Tom Mattia, former Global Head of Communications for Coke and EDS and Chief Communications Officer at Yale University, sat down with Ed Lallo of Newsroom Ink to discuss public relations and communications before heading to China as chair of Edelman China.
© by Ed Lallo/Newsroom Ink
Deserted, dreamily lit streets, heavy with the lingering dust from the day – straight out of a Raymond Chandler novel. A bicyclist on the way to an early-morning market, carrying crates of live poultry piled in a way even a Costco stocker would admire. Small, quiet streets devoid of autos as far as the eye can see. Those are the memories of China 20 years past for Tom Mattia, the new chairman of Edelman China.
“The nexus of the Chinese world is Beijing,” explained Mattia on their choice of the city as their new home. “It just makes sense for the business for me to be there. The city is continuously expanding, building high-rise towers further and further from city center. The city is in constant motion, never resting.”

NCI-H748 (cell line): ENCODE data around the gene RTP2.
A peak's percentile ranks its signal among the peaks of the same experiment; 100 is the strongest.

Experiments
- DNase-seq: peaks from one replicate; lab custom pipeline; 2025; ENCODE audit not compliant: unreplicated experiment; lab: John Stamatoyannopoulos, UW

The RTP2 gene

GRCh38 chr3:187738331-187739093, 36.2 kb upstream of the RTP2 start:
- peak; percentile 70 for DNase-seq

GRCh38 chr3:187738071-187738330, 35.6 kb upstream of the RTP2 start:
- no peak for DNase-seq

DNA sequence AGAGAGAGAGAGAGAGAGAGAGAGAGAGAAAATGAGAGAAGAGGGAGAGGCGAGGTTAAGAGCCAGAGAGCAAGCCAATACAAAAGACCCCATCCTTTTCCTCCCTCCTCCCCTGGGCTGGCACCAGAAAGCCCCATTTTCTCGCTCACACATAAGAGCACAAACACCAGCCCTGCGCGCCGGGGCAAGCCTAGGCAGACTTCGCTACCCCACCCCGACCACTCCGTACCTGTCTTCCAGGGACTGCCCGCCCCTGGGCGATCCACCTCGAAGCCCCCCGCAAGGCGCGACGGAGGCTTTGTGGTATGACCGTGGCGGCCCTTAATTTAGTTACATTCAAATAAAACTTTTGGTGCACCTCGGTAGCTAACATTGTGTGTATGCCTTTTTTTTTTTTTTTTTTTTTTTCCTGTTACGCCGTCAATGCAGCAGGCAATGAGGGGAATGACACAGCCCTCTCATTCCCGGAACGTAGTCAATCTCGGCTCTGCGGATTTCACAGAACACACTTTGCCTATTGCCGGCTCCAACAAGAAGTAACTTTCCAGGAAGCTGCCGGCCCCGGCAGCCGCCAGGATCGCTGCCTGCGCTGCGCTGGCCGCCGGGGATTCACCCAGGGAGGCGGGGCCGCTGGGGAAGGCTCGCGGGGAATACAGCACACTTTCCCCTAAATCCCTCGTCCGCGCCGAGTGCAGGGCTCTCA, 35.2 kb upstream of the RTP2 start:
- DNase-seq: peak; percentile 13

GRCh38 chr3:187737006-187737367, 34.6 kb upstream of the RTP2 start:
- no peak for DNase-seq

As his wife Marti and he prepare to leave the already sweltering Texas heat for their new Chinese home, he admits that it is a completely different China they will experience the second time around.
Gone are the deserted streets, the bicycles and people strolling lazily along. Beijing today is a city that moves fast, filled with six lane streets and cars whizzing in every direction.
“In 20 years, the city has gone from a quiet, agrarian society transplanted inside a big city, into being a full-urban center,” he said.
How can a retired New Jersey native living in Texas hope for business success 9000-miles away in this new fast-paced country?
“The great thing about our profession is if you have the right skill set you can apply it anywhere,” he said from his Hill Country home, with plans for a new deck spread over the dining room table. “The tools of our profession are transferable, you can move them around. But you must have the ability to gather facts, sort through them, understand the story, get the messaging straight and then figure out how to deliver them.”